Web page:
By Mark Saldana
Rating: 3.5 (Out of 4 Stars)
Just prior to writing this review, I wrote a review about the latest film by Ethan and Joel Coen, Inside Llewyn Davis. In this review, I discussed the trademark characters and brand of humor for which the directors are known. Another director known for a certain brand of humor and his use of uproarious characters is David O. Russell. In his films, Russell tends to go for realism as his foundation, but tends to build up his stories with satire, absurdity, and heightened scenarios. His movies also feature exciting and entertaining characters which add even more color to the narratives. With his latest American Hustle, Russell channels Martin Scorsese to spin a yarn (based on actual events), but still maintains his lovable trademarks which make his movies so exciting.
Irving Rosenfeld (Christian Bale) is a talented con-artist who has had a moderately successful career running loan scams. He and his business partner/lover Sydney Prosser (Amy Adams) eventually get caught by undercover FBI agent Richie DiMaso (Bradley Cooper). Irving and Sidney work out a bargain with the Feds, agreeing to help them with a sting operation/scam to capture corrupt politicians, starting with the charismatic mayor of Camden, New Jersey, Carmine Polito (Jeremy Renner).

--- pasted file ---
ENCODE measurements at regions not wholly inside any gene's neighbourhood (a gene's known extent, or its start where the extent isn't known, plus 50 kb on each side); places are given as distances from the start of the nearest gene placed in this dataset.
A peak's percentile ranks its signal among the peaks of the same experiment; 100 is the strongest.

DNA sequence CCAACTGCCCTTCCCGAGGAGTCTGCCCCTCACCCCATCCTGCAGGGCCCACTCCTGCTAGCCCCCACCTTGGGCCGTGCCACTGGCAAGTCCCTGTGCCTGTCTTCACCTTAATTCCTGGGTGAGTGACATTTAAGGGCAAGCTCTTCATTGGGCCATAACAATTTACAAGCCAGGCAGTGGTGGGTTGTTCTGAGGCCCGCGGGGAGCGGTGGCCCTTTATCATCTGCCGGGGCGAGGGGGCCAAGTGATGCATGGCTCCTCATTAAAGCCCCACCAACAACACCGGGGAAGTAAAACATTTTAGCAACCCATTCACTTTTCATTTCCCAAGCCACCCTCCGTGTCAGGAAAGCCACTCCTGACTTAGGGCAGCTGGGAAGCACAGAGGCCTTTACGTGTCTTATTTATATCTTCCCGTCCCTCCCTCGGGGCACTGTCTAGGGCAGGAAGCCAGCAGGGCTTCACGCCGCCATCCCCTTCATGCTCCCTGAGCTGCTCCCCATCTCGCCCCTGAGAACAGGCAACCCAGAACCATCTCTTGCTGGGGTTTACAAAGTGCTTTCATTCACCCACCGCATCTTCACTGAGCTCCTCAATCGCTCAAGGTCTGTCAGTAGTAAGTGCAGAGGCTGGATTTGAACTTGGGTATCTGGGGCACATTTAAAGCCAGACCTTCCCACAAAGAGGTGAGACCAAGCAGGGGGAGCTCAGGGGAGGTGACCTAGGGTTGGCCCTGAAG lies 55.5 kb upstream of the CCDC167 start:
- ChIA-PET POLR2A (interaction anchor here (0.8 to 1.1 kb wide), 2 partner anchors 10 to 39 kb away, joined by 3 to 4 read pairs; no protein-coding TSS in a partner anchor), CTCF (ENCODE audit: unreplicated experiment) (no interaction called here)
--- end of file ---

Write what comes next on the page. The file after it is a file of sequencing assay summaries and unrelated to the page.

Writen by Eric Singer and David O. Russell, American Hustle has razor sharp humor, hilarious dialogue, and exciting storytelling. My only gripe, and it’s a small one, is that I wish that Russell made this movie with more of his style and less of Martin Scorsese. Don’t get me wrong. Most people who know me or who have read a lot of my reviews know that Scorsese is my favorite director. This has nothing to do with an aversion to his style. I absolute adore it. I just prefer to see a director, especially one as talented as Russell, to find confidence in his own voice and vision. Sure, the type of movie that this is does lend well to Scorsese filmmaking, but that doesn’t mean that Russell’s methods wouldn’t do it justice either.
Thankfully, Russell’s biting satire and absurdist humor is ever present. So there definitely is enough of his approach to make it less of a Scorsese carbon copy. I absolutely found the story and characters engrossing and thrilling. The cast assembled for this film has not one weak link that I can recall. I can easily see Bale, Cooper, Adams, Renner and Jennifer Lawrence, who portrays Rosenfeld’s wife Rosalyn, winning the Screen Actors Guild Award for Best Cast in a Motion Picture. These actors perfectly nail their parts and never slip in their portrayals. I was particularly impressed with Amy Adams, whose character probably has multiple facets.
This film has multiple facets as well. It serves mainly as a satirical comedy, but there are some superb moments of suspense, drama, and nail biting tension. The movie and its characters even have much heart. I can understand why many critics hail this film as one of the best of the year. I do think it is one of the greats, but unless a film is an homage or tribute, I prefer filmmakers to be fully committed to their own style and voice, especially when they have the gifts to deliver it well.